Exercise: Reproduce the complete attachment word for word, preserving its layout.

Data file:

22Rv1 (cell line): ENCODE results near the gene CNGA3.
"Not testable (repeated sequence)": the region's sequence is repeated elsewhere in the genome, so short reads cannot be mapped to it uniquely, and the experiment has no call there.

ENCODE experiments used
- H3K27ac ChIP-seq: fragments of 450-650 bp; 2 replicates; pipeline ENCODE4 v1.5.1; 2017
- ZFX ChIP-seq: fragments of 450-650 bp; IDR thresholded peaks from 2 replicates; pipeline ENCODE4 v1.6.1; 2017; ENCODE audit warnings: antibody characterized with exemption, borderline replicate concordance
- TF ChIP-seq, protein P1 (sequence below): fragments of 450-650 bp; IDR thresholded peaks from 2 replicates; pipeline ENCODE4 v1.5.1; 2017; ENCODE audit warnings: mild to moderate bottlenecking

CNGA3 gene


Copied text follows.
22Rv1 (cell line): ENCODE results near the gene CNGA3.
"Not testable (repeated sequence)": the region's sequence is repeated elsewhere in the genome, so short reads cannot be mapped to it uniquely, and the experiment has no call there.

ENCODE experiments used
- H3K27ac ChIP-seq: fragments of 450-650 bp; 2 replicates; pipeline ENCODE4 v1.5.1; 2017
- ZFX ChIP-seq: fragments of 450-650 bp; IDR thresholded peaks from 2 replicates; pipeline ENCODE4 v1.6.1; 2017; ENCODE audit warnings: antibody characterized with exemption, borderline replicate concordance
- TF ChIP-seq, protein P1 (sequence below): fragments of 450-650 bp; IDR thresholded peaks from 2 replicates; pipeline ENCODE4 v1.5.1; 2017; ENCODE audit warnings: mild to moderate bottlenecking

CNGA3 gene